Did the NHL get the call wrong on what would have been an overtime winner in Game 4 against Nashville? Yes.
There is little to defend in the NHL’s decision process. I’ve read through the byzantine rule book and no matter how I attempt to interpret it, the elements of the play are really quite clear. Numerous articles have described the play and its impact on the series.
But this is not a review of the dotted ‘i’s and crossed t’s off the NHL rulebook. For those looking to beat their heads against the proverbial wall, you can read section 69.1, which describes the “overriding rationale” of the rule regarding interference with the goalkeeper. You can find the rule in section 38.5 that gives the NHL the power to review this play, even in the era of the coach’s challenge (which Nashville had already used). One can have fun with section 78.7, which indicates that video review is intended to be narrow in scope when applied to a coach’s challenge. It also defers to the call on the ice should video review be ambiguous. The call on the ice didn’t indicate any sort of goalie interference.
Alas, nothing in the rule book issues address the core problem.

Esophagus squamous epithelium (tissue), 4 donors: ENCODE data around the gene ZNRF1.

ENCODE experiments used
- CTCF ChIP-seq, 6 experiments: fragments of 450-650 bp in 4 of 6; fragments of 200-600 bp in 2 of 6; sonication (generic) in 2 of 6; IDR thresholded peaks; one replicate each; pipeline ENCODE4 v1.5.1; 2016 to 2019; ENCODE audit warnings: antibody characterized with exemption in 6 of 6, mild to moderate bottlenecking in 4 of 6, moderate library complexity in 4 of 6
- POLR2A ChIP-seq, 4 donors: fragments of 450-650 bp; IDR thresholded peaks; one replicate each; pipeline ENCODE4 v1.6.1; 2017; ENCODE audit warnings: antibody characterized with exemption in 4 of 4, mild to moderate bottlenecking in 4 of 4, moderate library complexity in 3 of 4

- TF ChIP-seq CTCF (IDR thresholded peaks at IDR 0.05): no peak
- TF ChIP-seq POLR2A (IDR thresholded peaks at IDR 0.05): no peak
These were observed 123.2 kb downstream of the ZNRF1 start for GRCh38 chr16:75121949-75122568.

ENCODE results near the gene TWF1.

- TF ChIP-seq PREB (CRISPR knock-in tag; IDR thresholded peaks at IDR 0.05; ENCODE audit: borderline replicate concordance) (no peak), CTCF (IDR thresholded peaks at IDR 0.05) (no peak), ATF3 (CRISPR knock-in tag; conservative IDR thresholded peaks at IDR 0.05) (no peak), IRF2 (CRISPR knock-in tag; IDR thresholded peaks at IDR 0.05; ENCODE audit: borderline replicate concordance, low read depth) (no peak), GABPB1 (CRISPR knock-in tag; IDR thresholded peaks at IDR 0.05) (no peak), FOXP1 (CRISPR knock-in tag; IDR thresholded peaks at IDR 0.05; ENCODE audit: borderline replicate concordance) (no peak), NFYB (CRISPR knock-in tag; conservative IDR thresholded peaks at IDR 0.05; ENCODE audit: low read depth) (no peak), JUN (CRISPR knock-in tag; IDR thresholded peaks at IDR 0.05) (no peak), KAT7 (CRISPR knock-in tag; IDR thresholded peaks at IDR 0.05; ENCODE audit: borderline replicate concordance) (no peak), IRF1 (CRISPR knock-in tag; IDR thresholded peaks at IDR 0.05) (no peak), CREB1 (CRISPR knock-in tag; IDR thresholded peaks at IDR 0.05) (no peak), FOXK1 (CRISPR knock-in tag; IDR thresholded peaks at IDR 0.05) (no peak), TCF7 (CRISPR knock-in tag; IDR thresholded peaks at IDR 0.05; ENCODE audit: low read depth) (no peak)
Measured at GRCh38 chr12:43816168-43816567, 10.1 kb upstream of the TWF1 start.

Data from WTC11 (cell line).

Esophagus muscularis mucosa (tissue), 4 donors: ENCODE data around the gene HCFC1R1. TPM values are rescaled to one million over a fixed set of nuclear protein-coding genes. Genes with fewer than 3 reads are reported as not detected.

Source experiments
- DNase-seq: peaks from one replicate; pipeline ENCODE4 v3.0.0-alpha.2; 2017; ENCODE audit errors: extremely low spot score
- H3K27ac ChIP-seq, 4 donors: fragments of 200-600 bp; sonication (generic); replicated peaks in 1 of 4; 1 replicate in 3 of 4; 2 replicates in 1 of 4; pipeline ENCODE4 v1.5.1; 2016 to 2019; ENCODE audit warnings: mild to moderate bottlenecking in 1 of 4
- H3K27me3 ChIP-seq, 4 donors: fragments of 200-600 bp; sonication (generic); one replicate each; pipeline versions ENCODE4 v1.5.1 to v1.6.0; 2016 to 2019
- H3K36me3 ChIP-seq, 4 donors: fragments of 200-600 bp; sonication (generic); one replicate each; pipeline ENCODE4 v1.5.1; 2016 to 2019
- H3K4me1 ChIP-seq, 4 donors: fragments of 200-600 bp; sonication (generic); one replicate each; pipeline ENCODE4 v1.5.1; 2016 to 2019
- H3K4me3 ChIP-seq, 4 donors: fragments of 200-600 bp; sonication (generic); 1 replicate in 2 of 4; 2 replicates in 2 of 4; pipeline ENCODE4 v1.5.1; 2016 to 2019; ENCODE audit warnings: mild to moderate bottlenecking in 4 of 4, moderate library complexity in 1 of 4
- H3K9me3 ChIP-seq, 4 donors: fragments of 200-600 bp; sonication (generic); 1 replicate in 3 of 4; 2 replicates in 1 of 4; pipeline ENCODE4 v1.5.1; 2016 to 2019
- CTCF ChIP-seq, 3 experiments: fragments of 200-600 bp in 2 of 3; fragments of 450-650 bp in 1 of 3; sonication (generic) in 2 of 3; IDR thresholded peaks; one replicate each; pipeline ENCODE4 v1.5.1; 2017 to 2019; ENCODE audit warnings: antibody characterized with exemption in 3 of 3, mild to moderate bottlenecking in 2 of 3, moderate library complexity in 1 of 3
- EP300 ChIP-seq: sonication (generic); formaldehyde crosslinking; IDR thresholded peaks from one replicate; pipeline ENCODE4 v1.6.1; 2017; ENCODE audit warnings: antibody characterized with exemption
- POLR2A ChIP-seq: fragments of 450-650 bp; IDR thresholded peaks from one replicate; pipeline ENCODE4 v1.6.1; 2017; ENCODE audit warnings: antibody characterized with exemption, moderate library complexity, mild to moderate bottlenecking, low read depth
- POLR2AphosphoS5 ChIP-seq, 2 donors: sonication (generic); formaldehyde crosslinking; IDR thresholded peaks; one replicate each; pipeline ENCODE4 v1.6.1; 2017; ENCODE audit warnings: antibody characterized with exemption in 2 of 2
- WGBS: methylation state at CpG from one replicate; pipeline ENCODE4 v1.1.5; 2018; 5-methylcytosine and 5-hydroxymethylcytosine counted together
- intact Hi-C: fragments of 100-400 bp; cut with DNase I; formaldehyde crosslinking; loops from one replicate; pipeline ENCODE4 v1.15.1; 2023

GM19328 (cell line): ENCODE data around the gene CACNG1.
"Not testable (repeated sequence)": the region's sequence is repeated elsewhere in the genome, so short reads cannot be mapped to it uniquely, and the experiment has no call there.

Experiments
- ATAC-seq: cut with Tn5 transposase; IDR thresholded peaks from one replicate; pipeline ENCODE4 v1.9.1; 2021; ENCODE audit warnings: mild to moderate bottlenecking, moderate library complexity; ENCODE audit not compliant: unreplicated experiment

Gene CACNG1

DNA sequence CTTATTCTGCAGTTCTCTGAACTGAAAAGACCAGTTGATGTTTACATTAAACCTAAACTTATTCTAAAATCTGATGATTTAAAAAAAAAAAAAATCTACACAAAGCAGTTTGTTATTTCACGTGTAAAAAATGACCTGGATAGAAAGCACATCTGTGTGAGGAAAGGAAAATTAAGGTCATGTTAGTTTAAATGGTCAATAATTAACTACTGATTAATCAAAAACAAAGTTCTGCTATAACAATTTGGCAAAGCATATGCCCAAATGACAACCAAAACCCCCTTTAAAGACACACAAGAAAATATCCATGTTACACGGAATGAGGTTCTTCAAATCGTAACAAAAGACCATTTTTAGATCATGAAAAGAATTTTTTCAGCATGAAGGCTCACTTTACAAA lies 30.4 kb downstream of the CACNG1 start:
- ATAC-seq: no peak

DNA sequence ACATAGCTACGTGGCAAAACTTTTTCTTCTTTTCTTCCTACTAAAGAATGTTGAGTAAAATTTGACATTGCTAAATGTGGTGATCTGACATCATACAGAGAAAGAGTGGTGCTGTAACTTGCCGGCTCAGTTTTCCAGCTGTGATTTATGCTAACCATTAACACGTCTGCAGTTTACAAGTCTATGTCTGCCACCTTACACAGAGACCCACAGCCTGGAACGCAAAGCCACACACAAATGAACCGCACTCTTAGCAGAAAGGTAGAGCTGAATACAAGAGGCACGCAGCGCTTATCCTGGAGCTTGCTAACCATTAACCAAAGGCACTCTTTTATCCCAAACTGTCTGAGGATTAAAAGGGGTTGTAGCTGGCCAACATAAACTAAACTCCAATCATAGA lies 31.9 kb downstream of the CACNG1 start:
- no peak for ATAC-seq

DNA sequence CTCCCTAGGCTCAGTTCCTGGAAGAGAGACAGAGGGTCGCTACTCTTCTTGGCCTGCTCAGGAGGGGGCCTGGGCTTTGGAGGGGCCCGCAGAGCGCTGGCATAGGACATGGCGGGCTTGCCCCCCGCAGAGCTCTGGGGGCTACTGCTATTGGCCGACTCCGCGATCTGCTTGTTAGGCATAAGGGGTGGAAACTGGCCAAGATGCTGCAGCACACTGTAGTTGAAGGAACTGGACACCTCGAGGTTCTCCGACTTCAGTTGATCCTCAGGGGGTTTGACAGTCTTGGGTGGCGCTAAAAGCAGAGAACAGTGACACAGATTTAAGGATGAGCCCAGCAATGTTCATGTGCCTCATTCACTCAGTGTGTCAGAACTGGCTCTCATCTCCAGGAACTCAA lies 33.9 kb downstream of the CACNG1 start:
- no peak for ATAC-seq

The Core Problem
There is one core problem with the call. The effort Pavelski made on the play is the essence of competitive sports. He reaches high to try to pull the puck down. He gets cross-checked in the back, then gets tripped. While on the ice, he spots the puck and reaches out as far as he can to tip the puck into the net. Pavelski fought all these battles in a single second.
Furthering the drama, it is about one little guy taking on multiple bigger guys. Pavelski is 5’11” and listed at 190 pounds. On the play, the cross-check came from Paul Gaustad, 6’5” and 220. The trip was courtesy of Shea Weber 6’4”, 234. He fell into Pekka Rinne, 6’5”, 206. It was David beating Goliath, Goliath and Goliath.
Close-ups of Pavelski’s face show his determination during the play. It is everything I want from sports. When this sort of effort gets legislated out of the game, the game has a problem. It has taken away the core of the sport.
The determination in Pavelski’s face can be seen frequently — in the movies. It is seen in the underdog sports movie, where the individual battles the odds to get to the moment where every last ounce of energy is expended and glory follows. It is in war movies, during the penultimate scene where humanity’s fate lies in the courageous determination of the hero.
You also see it football games, the battle at the goal line with the player trying to score the touchdown, the defense battling back. You see it basketball games, with players straining for a rebound or a tip. You see in baseball with the shortstop diving outstretched to stop the ball, then flipping it to the second baseman for the double play. Sports are games of inches, games where that last bit of effort matters.
Should big games be decided by efforts like Joe Pavelski’s? Absolutely! I’ll take games ending with that sort of effort every time I can get it. Its better than Hollywood.
Joe Pavelski’s effort was not acted in a movie script, it was very real. Fortunately, the fate of the free world was not dependent on the outcome of the game. Even more fortunate, humanity’s fate is not subject to NHL’s video review process.